Docket: All documents in the docket are listed in the www.regulations.gov index. Although listed in the index, some information is not publicly available, e.g., CBI or other information whose disclosure is restricted by statute. Certain other material, such as copyrighted material, will be publicly available only in hard copy. Publicly available docket materials are available either electronically in www.regulations.gov or in hard copy at the OW Docket Center. This Docket Facility is open from 8:30 a.m. until 4:30 p.m., Monday through Friday, excluding legal holidays. The Docket telephone number is (202) 566-2426 and the Docket address is OW Docket, EPA West, Room 3334, 1301 Constitution Ave., NW., Washington, DC 20004. The Public Reading Room is open from 8:30 a.m. to 4:30 p.m., Monday through Friday, excluding legal holidays. The telephone number for the Public Reading Room is (202) 566-1744.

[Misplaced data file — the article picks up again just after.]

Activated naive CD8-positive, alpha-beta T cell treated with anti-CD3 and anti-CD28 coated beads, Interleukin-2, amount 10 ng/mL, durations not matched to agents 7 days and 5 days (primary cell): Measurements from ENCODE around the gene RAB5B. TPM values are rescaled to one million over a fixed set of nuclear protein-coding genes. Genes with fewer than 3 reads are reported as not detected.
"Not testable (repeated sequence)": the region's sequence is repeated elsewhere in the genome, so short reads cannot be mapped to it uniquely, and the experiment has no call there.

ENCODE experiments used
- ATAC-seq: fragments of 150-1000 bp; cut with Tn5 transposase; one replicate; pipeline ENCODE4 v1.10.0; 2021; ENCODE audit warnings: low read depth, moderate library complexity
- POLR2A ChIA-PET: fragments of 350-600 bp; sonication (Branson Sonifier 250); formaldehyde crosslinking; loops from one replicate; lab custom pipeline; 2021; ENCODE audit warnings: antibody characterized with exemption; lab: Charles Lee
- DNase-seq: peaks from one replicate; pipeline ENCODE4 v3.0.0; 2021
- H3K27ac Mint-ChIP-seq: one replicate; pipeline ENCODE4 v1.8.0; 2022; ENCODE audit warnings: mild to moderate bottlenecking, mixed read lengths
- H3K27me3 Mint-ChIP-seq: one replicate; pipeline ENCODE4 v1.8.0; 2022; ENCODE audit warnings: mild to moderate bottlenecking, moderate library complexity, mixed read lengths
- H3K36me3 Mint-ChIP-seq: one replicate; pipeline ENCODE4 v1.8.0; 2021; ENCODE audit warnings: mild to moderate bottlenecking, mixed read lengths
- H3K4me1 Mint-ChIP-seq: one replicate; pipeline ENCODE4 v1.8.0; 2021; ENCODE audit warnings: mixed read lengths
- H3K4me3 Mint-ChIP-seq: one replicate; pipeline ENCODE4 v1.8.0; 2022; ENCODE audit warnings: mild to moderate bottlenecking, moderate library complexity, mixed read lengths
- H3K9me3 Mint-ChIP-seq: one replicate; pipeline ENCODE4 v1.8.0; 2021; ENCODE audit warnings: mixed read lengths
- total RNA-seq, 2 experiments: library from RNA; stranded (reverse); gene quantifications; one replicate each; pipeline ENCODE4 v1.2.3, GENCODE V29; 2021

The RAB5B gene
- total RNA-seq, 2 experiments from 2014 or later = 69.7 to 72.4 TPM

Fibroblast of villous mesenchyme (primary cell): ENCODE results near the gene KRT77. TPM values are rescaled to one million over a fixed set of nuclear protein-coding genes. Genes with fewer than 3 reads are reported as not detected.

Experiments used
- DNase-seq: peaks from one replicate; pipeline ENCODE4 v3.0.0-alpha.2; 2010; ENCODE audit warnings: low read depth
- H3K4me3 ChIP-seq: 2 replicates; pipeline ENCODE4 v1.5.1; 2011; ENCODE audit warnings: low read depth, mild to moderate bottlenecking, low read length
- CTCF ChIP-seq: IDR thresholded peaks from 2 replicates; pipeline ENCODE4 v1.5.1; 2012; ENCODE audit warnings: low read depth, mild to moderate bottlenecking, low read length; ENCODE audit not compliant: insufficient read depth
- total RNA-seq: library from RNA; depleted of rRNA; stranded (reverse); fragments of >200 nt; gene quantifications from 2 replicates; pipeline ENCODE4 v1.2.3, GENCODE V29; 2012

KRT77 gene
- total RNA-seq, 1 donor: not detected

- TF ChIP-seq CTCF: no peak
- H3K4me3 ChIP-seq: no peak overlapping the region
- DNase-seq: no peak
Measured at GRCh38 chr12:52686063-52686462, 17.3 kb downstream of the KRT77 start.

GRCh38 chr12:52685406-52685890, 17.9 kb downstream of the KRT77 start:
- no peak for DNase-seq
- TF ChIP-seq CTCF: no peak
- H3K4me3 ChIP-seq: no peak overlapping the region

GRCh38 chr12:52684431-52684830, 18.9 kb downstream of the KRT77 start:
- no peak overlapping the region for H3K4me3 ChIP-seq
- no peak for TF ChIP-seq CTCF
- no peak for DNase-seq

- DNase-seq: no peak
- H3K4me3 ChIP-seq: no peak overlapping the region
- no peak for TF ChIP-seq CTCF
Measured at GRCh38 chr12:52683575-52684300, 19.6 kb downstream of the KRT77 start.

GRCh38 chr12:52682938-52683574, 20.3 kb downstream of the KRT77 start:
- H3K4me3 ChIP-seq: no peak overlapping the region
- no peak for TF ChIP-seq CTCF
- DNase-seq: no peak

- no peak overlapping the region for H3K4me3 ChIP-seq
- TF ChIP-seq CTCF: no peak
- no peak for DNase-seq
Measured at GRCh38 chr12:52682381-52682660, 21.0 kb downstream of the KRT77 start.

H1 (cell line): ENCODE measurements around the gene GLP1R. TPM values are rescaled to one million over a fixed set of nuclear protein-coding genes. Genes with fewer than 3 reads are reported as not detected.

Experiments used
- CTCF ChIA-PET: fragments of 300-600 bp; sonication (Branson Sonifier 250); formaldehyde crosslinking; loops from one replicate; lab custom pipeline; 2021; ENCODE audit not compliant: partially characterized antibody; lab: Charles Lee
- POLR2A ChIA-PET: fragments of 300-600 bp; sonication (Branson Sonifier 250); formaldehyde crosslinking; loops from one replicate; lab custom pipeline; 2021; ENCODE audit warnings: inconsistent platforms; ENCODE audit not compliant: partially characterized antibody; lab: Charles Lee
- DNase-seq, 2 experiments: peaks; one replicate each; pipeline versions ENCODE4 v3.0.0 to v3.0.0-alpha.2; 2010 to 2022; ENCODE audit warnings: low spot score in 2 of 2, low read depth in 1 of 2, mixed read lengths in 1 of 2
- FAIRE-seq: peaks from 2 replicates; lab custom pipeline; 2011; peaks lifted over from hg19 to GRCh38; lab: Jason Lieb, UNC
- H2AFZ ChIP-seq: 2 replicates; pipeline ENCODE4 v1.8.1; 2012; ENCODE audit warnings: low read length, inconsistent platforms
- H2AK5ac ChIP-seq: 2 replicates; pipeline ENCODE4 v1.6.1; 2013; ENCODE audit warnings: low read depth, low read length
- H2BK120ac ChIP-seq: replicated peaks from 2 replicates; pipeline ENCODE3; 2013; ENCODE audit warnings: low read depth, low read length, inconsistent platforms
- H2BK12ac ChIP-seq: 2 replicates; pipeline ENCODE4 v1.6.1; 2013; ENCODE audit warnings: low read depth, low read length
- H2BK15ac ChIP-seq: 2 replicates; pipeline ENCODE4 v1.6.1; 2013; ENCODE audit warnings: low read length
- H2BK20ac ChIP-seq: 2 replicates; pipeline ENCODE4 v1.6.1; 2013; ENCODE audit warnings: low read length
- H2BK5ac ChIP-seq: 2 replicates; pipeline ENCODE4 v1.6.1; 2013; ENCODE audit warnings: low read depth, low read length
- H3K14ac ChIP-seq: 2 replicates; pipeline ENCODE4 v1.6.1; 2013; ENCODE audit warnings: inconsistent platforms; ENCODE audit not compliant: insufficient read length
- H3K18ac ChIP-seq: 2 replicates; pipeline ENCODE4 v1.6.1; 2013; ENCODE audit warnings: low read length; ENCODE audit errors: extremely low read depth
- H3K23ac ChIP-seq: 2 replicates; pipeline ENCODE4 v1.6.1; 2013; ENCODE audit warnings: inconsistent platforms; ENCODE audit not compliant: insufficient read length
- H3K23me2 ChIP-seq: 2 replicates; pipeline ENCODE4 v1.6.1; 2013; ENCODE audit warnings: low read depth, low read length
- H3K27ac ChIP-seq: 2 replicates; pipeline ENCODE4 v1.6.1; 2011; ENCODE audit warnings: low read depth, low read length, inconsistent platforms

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FOR FURTHER INFORMATION CONTACT:

Caroline Whitehead at EPA Headquarters, Office of Water (4305T), 1200 Pennsylvania Ave, NW., Washington, DC 20460 (telephone: 202-566-2907, fax: 202-566-0409 or e-mail: whitehead.caroline@epa.gov) or Denise Hakowski at EPA Region 3 (3WP30), 1650 Arch Street, Philadelphia, Pennsylvania 19103 (telephone: 215-814-5726, fax: 215-814-2318 or e-mail: hakowski.denise@epa.gov).

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SUPPLEMENTARY INFORMATION:

This section is organized as follows:

Table of Contents

I. Potentially Affected Entities

II. Background

III. Why Is EPA Using a Direct Final Rule?